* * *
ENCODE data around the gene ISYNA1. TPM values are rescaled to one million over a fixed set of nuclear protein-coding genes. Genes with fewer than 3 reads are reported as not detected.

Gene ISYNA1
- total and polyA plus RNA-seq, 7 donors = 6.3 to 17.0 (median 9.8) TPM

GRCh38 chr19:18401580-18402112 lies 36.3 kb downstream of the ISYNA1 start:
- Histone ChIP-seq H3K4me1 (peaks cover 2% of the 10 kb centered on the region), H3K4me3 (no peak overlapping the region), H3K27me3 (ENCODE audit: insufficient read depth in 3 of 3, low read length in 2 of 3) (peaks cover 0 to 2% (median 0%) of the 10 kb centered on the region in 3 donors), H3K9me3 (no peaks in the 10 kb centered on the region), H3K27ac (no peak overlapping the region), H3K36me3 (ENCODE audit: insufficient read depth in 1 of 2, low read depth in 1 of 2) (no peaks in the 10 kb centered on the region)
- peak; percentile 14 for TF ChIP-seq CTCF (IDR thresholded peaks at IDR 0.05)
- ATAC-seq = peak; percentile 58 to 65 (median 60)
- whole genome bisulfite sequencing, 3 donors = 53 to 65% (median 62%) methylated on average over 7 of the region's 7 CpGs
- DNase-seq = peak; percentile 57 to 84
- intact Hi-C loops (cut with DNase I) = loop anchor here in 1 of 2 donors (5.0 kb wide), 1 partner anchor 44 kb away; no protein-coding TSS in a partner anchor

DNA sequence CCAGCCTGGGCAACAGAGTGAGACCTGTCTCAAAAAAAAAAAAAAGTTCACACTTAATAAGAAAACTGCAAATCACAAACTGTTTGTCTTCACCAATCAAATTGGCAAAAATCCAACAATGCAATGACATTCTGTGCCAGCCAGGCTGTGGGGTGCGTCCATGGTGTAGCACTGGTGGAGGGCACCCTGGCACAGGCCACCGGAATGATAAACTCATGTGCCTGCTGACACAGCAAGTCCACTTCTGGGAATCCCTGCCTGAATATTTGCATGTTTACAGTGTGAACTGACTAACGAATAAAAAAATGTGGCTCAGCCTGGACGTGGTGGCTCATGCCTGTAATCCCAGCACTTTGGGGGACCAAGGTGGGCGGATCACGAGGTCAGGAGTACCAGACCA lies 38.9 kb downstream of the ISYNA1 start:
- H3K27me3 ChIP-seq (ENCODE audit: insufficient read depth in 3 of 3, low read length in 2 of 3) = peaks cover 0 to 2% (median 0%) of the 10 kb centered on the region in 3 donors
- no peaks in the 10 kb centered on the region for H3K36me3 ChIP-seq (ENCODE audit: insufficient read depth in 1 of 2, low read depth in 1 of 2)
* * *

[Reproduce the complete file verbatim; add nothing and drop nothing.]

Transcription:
ENCODE data around the gene ISYNA1. TPM values are rescaled to one million over a fixed set of nuclear protein-coding genes. Genes with fewer than 3 reads are reported as not detected.

Gene ISYNA1
- total and polyA plus RNA-seq, 7 donors = 6.3 to 17.0 (median 9.8) TPM

GRCh38 chr19:18401580-18402112 lies 36.3 kb downstream of the ISYNA1 start:
- Histone ChIP-seq H3K4me1 (peaks cover 2% of the 10 kb centered on the region), H3K4me3 (no peak overlapping the region), H3K27me3 (ENCODE audit: insufficient read depth in 3 of 3, low read length in 2 of 3) (peaks cover 0 to 2% (median 0%) of the 10 kb centered on the region in 3 donors), H3K9me3 (no peaks in the 10 kb centered on the region), H3K27ac (no peak overlapping the region), H3K36me3 (ENCODE audit: insufficient read depth in 1 of 2, low read depth in 1 of 2) (no peaks in the 10 kb centered on the region)
- peak; percentile 14 for TF ChIP-seq CTCF (IDR thresholded peaks at IDR 0.05)
- ATAC-seq = peak; percentile 58 to 65 (median 60)
- whole genome bisulfite sequencing, 3 donors = 53 to 65% (median 62%) methylated on average over 7 of the region's 7 CpGs
- DNase-seq = peak; percentile 57 to 84
- intact Hi-C loops (cut with DNase I) = loop anchor here in 1 of 2 donors (5.0 kb wide), 1 partner anchor 44 kb away; no protein-coding TSS in a partner anchor

DNA sequence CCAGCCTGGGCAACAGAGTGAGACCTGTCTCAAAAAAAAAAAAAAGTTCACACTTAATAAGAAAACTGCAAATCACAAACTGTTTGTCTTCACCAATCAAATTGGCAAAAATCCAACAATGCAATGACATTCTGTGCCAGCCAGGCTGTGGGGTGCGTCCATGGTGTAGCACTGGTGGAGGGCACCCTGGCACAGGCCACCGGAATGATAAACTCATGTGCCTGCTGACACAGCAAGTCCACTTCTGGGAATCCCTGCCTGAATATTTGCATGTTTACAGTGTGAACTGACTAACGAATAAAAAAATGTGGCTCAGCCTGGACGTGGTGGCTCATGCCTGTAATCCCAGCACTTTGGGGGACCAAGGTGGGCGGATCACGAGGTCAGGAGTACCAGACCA lies 38.9 kb downstream of the ISYNA1 start:
- H3K27me3 ChIP-seq (ENCODE audit: insufficient read depth in 3 of 3, low read length in 2 of 3) = peaks cover 0 to 2% (median 0%) of the 10 kb centered on the region in 3 donors
- no peaks in the 10 kb centered on the region for H3K36me3 ChIP-seq (ENCODE audit: insufficient read depth in 1 of 2, low read depth in 1 of 2)